If you spend any time looking for information on the internet, you have probably encountered a lovely tool called Google. Google and other search engines, websites, social media, video games and algorithms have transformed the way we behave, not just online, but also in the way we talk and think about other aspects of life.

This becomes very apparent when searching or looking for active things to do with your kids. I know that all words have different contexts and multiple meanings, but the ones I spend most of my time looking for have slowly been decreasing in their accessibility online and require more and more additional words in order to find what I am looking for. Here are some examples:

Play – as a verb, the first definitions that come up (admittedly on Google) are related to physical activity and recreation or sport, as well as the theatrical context. The same applies when looking at play as a noun. However, if you just type ‘Play’ in to Google rather than ‘definition of play’, music websites, android devices and building web applications dominate the first page. The second page brings in lotto and video games, as well as make up. The third page features the first real pages on play, relating to professional sport.

Games – as a noun, the first definition refers to a form of play or sport. As a verb, we see the first use of game in relation to playing video games. Just searching ‘Games’ brings up online games, apps, video games, brain training and more. Not until page 12 of the search results does anything related to physical activity show up, and once again, it refers to professional sport with the Canada Games.

Other words such as activity (delete my activity (?!)), active (active clothes), sport (retail stores) are dominated by commercial or online applications.

How can we expect parents, teachers and anyone else looking for information around being active and playing games with kids to find easily accessible information if someone like me who spends most of my time thinking about this stuff struggles?!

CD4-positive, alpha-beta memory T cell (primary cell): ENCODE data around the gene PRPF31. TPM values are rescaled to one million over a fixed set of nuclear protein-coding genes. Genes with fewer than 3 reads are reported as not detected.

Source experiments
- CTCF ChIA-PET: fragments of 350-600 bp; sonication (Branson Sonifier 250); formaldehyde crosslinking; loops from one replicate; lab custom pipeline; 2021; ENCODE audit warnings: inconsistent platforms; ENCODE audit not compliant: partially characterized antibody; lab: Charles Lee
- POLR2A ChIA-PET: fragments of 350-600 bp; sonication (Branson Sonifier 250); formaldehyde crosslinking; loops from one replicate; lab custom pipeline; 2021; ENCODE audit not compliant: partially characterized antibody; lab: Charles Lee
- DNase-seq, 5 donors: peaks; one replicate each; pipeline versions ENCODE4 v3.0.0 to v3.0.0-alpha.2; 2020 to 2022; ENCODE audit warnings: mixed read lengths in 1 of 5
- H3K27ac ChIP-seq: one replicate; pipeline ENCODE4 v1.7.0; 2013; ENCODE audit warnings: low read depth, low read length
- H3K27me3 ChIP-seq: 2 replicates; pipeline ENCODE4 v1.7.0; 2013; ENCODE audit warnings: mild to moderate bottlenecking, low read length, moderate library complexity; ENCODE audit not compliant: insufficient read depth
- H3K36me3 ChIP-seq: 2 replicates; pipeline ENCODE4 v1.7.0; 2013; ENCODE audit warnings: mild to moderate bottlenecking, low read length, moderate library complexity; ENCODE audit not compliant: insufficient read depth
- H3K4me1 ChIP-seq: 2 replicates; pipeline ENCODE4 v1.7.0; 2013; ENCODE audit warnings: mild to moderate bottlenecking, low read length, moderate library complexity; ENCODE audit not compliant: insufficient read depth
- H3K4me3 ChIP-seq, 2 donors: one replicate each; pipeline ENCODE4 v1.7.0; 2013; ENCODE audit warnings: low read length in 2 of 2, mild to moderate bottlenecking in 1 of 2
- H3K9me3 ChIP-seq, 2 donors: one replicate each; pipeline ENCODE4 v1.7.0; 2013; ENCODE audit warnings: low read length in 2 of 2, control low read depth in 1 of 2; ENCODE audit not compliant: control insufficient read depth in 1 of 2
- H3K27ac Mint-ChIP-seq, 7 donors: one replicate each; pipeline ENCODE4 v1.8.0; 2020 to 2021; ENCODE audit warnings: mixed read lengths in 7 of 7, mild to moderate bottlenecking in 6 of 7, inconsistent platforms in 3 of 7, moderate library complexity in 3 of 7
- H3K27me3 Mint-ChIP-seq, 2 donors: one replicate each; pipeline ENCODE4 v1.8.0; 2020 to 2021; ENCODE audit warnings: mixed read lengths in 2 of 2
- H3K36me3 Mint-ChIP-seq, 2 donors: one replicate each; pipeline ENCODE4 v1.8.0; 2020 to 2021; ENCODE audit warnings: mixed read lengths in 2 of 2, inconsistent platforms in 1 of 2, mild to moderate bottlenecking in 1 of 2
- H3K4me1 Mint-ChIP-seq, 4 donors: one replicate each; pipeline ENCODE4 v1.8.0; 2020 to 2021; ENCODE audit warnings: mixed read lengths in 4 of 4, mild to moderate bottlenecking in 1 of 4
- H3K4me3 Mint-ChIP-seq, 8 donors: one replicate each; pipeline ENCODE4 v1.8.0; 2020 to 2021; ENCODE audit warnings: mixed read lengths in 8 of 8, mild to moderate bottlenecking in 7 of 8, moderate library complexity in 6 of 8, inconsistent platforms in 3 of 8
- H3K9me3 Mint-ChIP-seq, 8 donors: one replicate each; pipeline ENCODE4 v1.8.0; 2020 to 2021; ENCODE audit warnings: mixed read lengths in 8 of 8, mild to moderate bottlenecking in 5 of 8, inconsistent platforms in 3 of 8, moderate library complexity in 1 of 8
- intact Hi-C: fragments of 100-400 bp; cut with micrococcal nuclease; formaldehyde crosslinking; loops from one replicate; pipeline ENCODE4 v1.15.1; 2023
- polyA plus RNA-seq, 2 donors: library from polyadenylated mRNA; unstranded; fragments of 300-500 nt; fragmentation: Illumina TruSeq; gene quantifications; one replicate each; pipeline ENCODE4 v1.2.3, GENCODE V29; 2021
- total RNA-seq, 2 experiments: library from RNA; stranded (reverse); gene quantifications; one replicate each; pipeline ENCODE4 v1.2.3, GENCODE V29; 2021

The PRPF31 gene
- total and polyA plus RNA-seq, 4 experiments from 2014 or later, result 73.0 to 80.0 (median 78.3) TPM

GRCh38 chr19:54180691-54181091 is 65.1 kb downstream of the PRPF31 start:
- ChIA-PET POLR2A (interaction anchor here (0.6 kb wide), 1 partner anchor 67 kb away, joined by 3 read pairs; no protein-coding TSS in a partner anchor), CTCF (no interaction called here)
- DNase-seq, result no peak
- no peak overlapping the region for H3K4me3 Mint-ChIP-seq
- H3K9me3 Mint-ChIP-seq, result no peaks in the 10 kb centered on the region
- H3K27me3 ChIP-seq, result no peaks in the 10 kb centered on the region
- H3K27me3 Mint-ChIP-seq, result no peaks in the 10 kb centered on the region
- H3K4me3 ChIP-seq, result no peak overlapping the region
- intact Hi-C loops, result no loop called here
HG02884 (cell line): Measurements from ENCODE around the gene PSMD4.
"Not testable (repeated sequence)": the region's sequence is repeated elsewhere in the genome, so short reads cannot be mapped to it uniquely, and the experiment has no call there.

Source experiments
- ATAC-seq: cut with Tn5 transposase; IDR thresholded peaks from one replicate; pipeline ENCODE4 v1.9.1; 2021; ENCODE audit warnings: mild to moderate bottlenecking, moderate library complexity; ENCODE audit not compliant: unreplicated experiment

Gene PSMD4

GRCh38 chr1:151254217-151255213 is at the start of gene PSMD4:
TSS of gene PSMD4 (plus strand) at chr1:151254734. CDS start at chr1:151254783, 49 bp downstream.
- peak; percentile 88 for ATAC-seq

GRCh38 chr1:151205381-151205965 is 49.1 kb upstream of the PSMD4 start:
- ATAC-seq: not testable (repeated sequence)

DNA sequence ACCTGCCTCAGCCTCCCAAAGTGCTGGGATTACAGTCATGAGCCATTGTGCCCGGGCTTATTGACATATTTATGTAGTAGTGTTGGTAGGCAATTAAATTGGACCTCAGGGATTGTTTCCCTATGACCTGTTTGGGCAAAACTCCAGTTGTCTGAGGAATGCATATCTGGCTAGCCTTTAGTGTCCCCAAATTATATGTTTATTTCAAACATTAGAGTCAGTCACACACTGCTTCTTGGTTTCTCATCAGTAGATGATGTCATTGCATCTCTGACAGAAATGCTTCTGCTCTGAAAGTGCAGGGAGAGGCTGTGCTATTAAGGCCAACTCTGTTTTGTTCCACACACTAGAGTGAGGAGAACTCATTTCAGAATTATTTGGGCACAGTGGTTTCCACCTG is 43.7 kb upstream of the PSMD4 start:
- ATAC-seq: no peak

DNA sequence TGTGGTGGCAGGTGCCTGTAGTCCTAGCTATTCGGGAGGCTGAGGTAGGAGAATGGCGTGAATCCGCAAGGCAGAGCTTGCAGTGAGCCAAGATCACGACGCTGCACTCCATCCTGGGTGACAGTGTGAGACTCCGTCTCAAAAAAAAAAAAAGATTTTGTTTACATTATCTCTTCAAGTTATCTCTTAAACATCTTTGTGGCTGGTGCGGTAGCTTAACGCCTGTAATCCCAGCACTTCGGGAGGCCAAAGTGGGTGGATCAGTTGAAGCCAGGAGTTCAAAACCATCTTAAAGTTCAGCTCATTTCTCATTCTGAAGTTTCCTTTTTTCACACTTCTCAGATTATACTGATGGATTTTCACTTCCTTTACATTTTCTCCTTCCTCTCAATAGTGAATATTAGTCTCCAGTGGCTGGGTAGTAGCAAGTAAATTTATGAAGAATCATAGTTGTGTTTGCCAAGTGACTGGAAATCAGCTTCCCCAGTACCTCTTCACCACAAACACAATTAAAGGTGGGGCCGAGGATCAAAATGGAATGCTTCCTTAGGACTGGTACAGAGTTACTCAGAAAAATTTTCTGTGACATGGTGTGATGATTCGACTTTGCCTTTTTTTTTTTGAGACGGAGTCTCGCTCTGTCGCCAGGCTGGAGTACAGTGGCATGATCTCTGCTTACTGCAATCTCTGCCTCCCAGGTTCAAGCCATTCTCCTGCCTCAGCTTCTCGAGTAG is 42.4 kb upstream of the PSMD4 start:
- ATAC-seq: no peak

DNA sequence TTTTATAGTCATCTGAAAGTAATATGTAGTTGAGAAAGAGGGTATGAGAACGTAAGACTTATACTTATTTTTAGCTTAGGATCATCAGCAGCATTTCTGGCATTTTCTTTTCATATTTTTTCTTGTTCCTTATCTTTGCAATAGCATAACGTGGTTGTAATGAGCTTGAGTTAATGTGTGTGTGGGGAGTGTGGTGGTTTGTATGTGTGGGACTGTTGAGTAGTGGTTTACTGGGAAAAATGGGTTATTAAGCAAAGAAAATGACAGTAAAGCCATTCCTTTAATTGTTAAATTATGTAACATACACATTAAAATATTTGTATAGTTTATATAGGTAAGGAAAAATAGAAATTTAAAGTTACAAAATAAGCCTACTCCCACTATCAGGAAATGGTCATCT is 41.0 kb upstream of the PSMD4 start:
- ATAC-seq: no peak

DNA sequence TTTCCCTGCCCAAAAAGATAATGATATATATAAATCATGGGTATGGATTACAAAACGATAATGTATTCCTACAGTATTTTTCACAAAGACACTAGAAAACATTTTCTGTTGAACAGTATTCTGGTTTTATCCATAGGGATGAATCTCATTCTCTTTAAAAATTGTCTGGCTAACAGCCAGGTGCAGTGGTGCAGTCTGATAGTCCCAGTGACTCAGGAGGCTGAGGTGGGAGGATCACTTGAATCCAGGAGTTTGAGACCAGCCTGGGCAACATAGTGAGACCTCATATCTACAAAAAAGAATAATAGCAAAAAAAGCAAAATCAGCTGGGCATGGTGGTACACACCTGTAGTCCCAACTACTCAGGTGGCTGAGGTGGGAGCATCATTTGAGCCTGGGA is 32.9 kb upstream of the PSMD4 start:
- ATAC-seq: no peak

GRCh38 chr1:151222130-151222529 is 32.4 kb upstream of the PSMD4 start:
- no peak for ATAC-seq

In order to find information on physically active games, I searched ‘physically active games and activities for children’ in to Google. Even then, one of the results returned was online gaming. This led me to some accredited information and some blogs that seemed to be from well-intentioned people. When I added ‘Canada’ under ‘Tools’ and ‘Country’, I am happy to say that many accredited organisations and resources came up that link to wonderful information.

Another great way to be informed about play, active games and fun ways to engage children in being active is to sign up for programs and services offered by your local recreation and sport centres. Many of these centres have parent and tot classes. If your kids are older, they are happy for you to stay and watch how their leaders engage the children. If you don’t have time to stay or have other things to do while the kids are occupied, email the leaders or managers of the program and ask for copies of what the children did during their time in order to ask the kids about it and build your own knowledge.

Why does all of this matter? Kids learn fundamental movement skills through games and play that build confidence and competence to live an active life. In Canada, fewer than 10% of kids get the necessary activity each day to be healthy and develop these skills. It is my hope that as more people are made aware of play and games, ideally that take place outside, with friends and get people moving around, then we can reclaim the words that have been overtaken by the online world. This is a big ask, and I need all of you to help me.

~Chris Wright, Physical Literacy Coordinator at PISE and proud father of a beautiful, little girl. Chris manages PISE’s kids programs and our offsite kids programs at schools, centres, etc.